science policy

The position of Science Czar is just one of thousands that President-Elect Trump must consider in the coming weeks. The incumbent, John Holdren, was a flawed choice. His fringe views on demographics and environmental policy, expressed in a book he co-authored with Paul Ehrlich (who notoriously wrote the now discredited The Population Bomb), should have disqualified him from the post. 

President Trump can do much better. The optimal candidate is a polymath, somebody who can quickly explain to the President anything from biotechnology to space policy. Additionally, he or she must be good at communicating; neither Mr. Trump nor his advisors are trained in...

How should scientists respond to the rising tide of anti-scientific sentiment in the world? The backlash against modern technology is widespread: Protests against genetic engineering, vaccines, "chemicals," modern agriculture, neuroscience, nuclear power (and almost any other form of power), animal research, and embryonic stem cell research threaten to hold back, if not reverse, decades of progress. What can scientists do to address this problem?

The typical response, as elaborated in a report by the National Academy of Sciences, is "public engagement," which can range from education to the alignment of values between scientists and the public....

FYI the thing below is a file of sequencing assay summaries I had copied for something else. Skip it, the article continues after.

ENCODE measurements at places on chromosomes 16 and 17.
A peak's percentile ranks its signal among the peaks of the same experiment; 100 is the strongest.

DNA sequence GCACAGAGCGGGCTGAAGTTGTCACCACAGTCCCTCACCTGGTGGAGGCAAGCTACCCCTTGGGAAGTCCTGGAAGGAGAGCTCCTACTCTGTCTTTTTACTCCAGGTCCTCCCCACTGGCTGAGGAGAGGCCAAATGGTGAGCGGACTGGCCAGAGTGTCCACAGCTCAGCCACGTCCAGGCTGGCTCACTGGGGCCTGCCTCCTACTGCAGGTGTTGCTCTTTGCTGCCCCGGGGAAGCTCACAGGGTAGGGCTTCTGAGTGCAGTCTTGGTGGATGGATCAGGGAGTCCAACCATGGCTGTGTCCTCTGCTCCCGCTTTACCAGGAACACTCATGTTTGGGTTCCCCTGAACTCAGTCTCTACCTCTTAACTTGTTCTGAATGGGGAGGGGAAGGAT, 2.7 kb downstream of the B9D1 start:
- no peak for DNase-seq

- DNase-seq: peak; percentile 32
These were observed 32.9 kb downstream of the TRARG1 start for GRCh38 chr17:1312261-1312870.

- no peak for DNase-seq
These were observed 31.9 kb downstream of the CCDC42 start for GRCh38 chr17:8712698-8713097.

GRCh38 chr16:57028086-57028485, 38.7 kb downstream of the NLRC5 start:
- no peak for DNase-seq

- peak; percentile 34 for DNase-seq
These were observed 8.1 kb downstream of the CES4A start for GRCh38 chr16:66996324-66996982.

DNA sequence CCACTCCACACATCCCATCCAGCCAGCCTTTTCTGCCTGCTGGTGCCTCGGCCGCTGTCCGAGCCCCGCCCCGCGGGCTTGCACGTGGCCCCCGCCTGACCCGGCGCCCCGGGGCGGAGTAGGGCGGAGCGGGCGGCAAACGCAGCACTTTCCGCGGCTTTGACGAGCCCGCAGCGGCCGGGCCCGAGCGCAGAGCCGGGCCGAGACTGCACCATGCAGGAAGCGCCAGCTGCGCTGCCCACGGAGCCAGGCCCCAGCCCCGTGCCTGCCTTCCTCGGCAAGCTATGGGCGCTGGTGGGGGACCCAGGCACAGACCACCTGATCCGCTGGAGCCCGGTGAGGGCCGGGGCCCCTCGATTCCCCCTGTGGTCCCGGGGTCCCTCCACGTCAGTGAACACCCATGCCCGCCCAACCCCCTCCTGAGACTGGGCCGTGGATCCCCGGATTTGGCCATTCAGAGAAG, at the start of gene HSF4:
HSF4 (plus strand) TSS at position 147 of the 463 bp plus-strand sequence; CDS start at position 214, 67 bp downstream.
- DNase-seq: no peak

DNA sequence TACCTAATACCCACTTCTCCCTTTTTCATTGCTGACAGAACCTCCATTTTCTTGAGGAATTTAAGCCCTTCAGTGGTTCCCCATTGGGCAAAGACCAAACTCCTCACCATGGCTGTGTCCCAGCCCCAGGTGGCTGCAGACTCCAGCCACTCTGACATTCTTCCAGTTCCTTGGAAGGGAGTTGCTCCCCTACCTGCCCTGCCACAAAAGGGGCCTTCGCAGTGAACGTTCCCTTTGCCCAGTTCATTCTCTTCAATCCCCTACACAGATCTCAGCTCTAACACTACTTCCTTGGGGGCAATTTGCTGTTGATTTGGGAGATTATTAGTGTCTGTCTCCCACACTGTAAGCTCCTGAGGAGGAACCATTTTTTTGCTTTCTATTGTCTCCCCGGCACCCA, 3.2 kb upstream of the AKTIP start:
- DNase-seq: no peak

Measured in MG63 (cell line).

There was much excitement on Twitter after it was announced that Hillary Clinton, Donald Trump and Jill Stein answered the questions posed by Science Debate 2016. (Gary Johnson has yet to respond.) But how seriously should we take their answers?

Perhaps more so than in any election in recent memory, the two mainstream candidates have shown a shocking willingness to abandon the truth at a moment's notice. Answers to simple questions change, sometimes in the matter of hours or even minutes, as if the candidates neither realized nor cared that video cameras and instant replay can expose their duplicitousness. The problem has become so acute that, in a...